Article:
The crew of a land-based oil rig can be further divided into several positions:

Toolpusher: The boss of all crews on the drilling location, he usually lives on location for a few days at a time.

Driller: The head or boss of the crew. Responsible for the control of the rig's machinery during drilling operation and most other rig operations.

Derrickhand (Derrick-man): Responsible for the "mud", the water, or oil based mud; the mud pits where drilling fluids are circulated around the system, and the mud pump. Drilling mud is a mixture used in drilling oil and gas wells to lubricate the hole and keep oil and gas downhole. Also assumes the position in the derrick, usually 80 to 110 feet off the ground, while "tripping pipe". That is the process of "racking" 90 feet or 60 feet lengths of drill pipe back in the mast when pulling out of the hole and the reverse of this when running in the hole.

Motorman (Motorhand): Responsible for the maintenance of the various engines, water pumps, water lines, steam lines, boilers, and various other machinery incorporated into the rig. On a four-man drilling crew the motorman is also the chainhand.

Floorhand (Chainhand): Works the "make-up" tongs on the Driller side of the drilling floor while tripping pipe in the hole. Traditionally, pipe was tripped by throwing chain (wrapping a chain around the bottom pipe, attaching the new piece of pipe, and "throwing" the chain to make it jump to the new piece before drawing in the chain to fully attach the new pipe). Today, throwing chain is considered dangerous by OSHA and is against its regulations. Most roughnecks see it otherwise, but various safer machines are now used to trip pipe. These safer machines are almost without exception markedly slower for tripping pipe, which is probably the reason for the roughnecks' disdain.

Leadhand (Worm): Also a floorhand, usually the lowest member of the drilling crew. Works the "break-out" or lead tongs on the off-driller side of the drilling floor. The position on the off-driller side of the floor that this person works is referred to as the "worm-hole". "Worm" is often used as a derogatory term among more experienced roughnecks.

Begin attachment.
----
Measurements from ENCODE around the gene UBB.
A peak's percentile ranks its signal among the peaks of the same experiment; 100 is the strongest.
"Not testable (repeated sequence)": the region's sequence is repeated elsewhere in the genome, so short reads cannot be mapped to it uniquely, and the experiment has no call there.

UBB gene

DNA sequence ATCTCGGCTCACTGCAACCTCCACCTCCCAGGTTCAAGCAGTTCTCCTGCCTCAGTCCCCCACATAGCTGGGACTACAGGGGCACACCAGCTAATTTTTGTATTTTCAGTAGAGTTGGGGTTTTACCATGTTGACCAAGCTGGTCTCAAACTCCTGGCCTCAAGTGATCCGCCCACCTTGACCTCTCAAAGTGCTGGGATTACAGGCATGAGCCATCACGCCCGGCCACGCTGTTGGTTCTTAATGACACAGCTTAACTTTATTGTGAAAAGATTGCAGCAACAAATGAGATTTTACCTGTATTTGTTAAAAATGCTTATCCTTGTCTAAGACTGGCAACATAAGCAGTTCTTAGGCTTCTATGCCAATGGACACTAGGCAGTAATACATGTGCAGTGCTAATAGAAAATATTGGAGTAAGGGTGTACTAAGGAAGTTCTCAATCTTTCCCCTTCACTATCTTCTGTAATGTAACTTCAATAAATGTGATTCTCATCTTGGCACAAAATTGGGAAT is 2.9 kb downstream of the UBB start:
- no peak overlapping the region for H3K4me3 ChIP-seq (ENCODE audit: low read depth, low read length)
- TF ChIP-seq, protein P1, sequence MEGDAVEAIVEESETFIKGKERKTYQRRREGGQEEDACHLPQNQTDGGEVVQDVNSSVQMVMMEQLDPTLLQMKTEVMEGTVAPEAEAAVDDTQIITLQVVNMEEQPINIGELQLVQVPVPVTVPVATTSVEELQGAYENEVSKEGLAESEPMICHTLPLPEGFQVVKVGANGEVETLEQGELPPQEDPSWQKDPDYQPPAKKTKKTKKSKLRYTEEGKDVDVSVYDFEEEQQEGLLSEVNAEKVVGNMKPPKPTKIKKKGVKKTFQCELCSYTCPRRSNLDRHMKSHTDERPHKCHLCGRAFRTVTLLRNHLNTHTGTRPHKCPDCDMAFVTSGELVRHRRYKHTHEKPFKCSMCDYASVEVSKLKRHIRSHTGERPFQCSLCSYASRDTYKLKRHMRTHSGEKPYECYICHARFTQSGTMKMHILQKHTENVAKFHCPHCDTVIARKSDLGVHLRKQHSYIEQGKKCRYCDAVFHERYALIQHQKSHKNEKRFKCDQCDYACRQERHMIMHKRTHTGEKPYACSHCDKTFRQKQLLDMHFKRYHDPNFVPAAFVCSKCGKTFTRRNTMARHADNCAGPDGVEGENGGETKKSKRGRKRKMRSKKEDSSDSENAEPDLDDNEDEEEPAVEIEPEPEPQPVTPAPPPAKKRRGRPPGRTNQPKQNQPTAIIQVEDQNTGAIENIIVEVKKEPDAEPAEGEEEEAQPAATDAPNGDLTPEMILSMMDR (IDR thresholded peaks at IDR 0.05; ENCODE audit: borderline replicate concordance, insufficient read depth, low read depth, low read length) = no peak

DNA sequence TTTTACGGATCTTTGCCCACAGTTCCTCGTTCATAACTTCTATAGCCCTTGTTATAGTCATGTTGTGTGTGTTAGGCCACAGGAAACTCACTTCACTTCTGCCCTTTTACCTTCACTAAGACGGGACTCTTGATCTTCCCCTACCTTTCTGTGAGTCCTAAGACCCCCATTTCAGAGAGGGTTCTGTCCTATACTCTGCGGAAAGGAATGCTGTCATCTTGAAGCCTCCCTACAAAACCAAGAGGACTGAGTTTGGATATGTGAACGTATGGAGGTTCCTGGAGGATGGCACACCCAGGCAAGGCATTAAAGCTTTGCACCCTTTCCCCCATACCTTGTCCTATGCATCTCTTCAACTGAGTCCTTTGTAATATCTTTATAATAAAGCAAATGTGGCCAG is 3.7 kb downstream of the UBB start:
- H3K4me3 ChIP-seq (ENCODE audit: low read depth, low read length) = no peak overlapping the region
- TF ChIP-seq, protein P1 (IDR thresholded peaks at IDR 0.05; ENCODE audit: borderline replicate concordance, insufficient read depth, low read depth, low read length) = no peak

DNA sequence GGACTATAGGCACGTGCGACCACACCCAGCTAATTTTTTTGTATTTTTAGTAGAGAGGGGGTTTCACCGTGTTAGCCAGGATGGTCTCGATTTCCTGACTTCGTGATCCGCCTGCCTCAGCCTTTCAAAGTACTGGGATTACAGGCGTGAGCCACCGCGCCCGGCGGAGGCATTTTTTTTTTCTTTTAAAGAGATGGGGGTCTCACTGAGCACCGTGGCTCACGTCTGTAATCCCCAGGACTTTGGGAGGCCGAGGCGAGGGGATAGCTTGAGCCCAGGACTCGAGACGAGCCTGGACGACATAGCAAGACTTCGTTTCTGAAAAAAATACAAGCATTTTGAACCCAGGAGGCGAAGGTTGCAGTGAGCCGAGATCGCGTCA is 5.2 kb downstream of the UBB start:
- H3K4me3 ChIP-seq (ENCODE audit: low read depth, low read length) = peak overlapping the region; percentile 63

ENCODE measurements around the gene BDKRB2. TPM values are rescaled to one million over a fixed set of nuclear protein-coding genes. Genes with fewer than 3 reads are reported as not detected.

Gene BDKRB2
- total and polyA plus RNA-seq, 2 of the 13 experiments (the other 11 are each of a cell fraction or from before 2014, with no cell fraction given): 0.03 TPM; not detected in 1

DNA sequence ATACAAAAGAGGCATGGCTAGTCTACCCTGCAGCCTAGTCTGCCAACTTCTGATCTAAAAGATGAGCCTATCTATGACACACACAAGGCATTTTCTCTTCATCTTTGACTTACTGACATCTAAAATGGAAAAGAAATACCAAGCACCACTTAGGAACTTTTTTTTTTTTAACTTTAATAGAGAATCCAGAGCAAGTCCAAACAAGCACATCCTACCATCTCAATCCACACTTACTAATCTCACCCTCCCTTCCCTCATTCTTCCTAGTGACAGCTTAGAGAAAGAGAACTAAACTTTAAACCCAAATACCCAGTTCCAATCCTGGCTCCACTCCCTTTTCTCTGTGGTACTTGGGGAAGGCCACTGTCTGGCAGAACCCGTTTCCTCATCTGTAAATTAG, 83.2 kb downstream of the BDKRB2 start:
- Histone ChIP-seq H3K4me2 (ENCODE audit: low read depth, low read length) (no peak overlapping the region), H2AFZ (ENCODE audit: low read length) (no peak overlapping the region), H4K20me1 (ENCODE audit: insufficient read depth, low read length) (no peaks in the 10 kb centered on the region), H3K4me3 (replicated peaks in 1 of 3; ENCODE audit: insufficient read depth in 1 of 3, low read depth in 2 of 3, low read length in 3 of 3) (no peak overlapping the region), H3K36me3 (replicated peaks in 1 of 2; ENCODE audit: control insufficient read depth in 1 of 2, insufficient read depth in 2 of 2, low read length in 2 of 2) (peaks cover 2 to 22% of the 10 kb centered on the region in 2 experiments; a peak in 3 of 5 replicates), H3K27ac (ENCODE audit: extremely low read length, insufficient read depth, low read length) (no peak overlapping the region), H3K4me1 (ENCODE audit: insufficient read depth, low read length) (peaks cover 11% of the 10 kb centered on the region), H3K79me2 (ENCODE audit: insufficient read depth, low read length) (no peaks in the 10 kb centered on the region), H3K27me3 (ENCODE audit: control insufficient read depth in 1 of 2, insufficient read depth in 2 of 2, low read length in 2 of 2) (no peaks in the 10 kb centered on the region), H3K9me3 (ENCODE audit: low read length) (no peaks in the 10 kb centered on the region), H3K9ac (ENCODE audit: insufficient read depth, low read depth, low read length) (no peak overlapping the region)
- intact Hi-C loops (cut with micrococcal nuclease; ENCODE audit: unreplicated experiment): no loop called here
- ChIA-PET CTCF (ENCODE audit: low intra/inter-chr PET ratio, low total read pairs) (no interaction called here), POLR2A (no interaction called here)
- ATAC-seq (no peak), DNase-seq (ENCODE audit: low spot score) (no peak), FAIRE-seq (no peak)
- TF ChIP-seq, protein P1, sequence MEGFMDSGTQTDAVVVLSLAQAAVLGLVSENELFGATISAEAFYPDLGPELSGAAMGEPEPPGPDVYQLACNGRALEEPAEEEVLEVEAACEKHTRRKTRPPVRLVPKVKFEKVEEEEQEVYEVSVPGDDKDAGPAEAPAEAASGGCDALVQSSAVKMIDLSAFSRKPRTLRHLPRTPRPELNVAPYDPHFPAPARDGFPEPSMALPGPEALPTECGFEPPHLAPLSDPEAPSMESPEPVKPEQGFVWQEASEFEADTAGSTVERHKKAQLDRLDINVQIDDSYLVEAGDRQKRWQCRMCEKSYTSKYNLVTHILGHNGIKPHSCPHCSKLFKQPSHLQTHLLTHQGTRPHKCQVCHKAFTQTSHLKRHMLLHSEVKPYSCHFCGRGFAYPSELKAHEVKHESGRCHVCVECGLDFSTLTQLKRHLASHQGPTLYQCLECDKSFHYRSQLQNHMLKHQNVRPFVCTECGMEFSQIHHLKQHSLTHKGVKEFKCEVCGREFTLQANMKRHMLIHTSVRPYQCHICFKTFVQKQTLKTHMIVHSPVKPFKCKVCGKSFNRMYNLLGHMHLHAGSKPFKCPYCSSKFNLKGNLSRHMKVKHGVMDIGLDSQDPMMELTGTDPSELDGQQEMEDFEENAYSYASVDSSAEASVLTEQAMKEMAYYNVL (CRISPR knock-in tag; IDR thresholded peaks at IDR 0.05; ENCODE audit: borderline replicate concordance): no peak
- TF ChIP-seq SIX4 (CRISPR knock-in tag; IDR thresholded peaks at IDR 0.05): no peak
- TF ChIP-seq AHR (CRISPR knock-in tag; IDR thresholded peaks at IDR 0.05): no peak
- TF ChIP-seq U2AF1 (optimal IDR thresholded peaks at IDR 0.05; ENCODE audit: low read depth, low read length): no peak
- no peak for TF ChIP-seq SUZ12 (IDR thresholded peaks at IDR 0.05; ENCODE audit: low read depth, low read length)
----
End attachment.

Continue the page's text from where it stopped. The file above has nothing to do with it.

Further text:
Roustabout (Leasehand): On bigger rigs and on offshore rigs a person who does most of the painting and cleaning so roughnecks can take care of other work.

Ginsel: The worm’s helper. Also derogatory insult given from roughneck to roughneck. Also called the fifth hand.
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Re: Life on an Oil Platform in the Gulf of Mexico

Postby analog » Wed Dec 17, 2008 2:08 pm

This platform cost $1.8BIL!!


And there's how many of 'em around?
Wearing out at some rate....

gasoline really IS a bargain.


I'm going to post some more photos and go into how they make this thing move.


[bated breath icon] I really like big machinery and hope you can get into the generation and propulsion rooms. When I took Cape May ferry into Maryland that's where I headed - to see the huge diesels, if memory serves they were seven cylinder Colts. Our power plant had 20 cylinder EMD's for emergency power, to me huge recips are another form of music....... too bad i missed the steam era. Doubtless your platform will be gas turbine generators and who knows what propulsion probably electric.

Sounds to this landlubber like a great adventure, Haggis, and i'll bet those oil rig guys can tell some tales!!!

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Re: Life on an Oil Platform in the Gulf of Mexico

Postby Selma in Sandy Eggo » Wed Dec 17, 2008 4:37 pm

Older oilfield dudes are fun to get talking. Full of indecipherable commentary concerning oddball thingummies that you do untranslatable things to and with, in order to access that sticky black stuff underground. (I reached this conclusion in a VFW hall in Odessa, in the company of a Texan ex-husband and a couple dozen old buddies of his, about 90 minutes into beer-and-catching-up. I'm probably the only reliable witness to the event, I dislike beer...)

They are handy to have around in the event of mechanical failure. They all have tools in the back of the truck and if a part is needed, one goes off to fetch it as the others proceed with the teardown.
>^..^<
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Re: Life on an Oil Platform in the Gulf of Mexico

Postby Haggis@wk » Wed Dec 17, 2008 4:50 pm

Image

Here's a photo I scanned and uploaded to my photo pag. There's more detail at http://i.pbase.com/t1/03/422403/4/107187296.7Fq7JsQf.jpg plus I've geotagged the photo to the GPS coordinates you can click on that and see, precisely, where the platform is located.